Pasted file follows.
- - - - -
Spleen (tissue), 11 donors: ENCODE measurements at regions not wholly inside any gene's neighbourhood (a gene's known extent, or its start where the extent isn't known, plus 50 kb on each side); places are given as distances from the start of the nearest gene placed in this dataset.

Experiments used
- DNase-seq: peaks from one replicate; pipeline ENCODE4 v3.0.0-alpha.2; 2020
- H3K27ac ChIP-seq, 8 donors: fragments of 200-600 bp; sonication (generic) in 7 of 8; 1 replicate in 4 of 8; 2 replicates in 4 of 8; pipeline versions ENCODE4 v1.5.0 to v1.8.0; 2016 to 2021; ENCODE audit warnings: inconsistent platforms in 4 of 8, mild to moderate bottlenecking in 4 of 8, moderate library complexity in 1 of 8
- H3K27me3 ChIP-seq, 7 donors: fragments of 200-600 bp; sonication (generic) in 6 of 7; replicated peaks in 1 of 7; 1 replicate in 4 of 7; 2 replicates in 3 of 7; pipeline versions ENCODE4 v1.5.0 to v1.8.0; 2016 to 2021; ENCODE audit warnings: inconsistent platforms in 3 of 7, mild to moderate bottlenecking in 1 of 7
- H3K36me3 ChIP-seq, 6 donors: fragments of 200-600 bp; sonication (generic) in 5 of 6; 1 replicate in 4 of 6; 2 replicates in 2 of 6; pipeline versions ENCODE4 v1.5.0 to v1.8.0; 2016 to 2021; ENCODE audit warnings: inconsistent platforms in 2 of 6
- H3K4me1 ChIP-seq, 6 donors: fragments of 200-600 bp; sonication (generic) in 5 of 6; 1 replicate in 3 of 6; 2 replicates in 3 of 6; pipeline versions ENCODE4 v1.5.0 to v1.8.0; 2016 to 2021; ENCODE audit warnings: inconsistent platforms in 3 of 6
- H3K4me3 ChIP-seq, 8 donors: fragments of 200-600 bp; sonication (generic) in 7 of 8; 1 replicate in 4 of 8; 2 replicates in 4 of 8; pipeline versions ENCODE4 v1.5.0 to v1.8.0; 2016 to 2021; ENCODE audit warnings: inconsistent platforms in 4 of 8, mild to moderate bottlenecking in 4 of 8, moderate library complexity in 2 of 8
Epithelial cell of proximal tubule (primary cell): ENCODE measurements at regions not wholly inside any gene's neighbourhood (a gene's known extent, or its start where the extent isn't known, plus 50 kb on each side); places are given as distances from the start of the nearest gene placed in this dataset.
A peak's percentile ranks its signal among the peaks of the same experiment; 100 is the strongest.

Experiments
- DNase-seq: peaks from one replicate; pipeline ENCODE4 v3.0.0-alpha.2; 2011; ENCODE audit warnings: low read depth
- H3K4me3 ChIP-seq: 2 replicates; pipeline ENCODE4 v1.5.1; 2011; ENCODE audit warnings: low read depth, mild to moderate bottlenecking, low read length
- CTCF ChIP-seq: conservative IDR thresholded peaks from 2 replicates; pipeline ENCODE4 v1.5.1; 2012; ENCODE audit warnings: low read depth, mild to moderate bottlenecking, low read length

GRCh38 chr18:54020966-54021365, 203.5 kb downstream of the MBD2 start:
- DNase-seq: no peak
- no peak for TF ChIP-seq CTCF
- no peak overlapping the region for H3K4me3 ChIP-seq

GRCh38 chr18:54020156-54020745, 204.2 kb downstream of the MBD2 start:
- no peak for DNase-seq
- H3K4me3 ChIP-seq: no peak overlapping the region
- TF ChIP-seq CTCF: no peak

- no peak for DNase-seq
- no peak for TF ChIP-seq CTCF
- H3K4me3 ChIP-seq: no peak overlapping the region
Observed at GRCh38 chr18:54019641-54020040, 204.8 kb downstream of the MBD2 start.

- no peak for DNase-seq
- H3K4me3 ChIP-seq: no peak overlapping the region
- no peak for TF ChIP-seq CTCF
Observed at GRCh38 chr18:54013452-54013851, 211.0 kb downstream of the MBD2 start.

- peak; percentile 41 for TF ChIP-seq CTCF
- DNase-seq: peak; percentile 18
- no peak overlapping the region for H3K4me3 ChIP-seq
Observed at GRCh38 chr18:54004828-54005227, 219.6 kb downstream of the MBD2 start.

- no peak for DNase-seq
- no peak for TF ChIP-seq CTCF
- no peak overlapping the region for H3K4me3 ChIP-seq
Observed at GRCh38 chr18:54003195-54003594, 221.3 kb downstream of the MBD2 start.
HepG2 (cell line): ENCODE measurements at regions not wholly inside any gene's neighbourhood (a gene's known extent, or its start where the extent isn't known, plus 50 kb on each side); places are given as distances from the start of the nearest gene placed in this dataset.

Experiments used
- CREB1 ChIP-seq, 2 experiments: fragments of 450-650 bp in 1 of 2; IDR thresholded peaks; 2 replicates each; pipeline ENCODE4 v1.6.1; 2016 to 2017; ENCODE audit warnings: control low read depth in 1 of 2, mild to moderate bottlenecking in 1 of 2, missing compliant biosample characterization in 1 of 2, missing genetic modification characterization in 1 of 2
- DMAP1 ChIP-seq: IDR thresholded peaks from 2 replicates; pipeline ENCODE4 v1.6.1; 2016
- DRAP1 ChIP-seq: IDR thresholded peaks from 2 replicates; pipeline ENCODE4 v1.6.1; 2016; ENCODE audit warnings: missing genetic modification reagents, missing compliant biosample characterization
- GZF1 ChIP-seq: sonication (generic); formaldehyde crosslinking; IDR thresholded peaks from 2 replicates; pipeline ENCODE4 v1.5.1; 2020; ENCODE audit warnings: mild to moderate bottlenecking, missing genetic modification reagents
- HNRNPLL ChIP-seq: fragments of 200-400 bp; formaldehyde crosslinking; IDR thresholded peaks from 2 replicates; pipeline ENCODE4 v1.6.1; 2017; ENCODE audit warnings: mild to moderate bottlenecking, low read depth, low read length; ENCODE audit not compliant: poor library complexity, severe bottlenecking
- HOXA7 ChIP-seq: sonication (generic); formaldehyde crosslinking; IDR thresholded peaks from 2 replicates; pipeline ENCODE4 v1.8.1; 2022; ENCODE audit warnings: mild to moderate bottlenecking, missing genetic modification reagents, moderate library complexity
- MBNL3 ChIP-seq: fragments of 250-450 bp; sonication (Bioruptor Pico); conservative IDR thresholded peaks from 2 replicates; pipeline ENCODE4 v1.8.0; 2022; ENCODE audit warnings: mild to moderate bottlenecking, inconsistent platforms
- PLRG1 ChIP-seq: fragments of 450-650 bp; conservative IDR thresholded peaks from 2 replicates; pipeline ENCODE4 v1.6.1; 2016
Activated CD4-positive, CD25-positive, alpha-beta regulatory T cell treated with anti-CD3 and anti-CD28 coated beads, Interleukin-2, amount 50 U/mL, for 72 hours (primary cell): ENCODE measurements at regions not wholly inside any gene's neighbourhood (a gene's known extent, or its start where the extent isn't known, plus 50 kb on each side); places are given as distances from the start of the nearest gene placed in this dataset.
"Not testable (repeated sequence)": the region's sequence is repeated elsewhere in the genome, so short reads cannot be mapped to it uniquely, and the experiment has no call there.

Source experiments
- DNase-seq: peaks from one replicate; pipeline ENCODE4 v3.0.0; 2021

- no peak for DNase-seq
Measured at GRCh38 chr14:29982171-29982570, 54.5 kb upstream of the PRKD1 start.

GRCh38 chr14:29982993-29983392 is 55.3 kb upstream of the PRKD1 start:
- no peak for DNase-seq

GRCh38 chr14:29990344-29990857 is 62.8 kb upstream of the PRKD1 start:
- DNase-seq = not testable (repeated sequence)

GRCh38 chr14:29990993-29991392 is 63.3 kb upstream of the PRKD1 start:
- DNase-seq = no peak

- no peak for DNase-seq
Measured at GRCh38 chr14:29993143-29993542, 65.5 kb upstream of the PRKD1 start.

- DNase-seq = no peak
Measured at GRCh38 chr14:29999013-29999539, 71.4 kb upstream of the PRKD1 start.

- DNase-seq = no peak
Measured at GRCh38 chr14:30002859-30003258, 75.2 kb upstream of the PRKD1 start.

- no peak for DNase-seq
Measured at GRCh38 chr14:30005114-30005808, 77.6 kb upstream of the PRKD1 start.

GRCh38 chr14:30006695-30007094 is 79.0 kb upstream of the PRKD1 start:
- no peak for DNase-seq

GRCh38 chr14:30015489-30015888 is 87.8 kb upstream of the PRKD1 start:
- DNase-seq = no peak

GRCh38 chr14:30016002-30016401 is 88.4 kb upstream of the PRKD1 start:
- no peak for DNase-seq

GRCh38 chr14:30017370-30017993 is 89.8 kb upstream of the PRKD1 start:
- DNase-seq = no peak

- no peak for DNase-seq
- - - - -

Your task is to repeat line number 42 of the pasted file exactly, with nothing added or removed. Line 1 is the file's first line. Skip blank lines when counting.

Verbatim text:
- DMAP1 ChIP-seq: IDR thresholded peaks from 2 replicates; pipeline ENCODE4 v1.6.1; 2016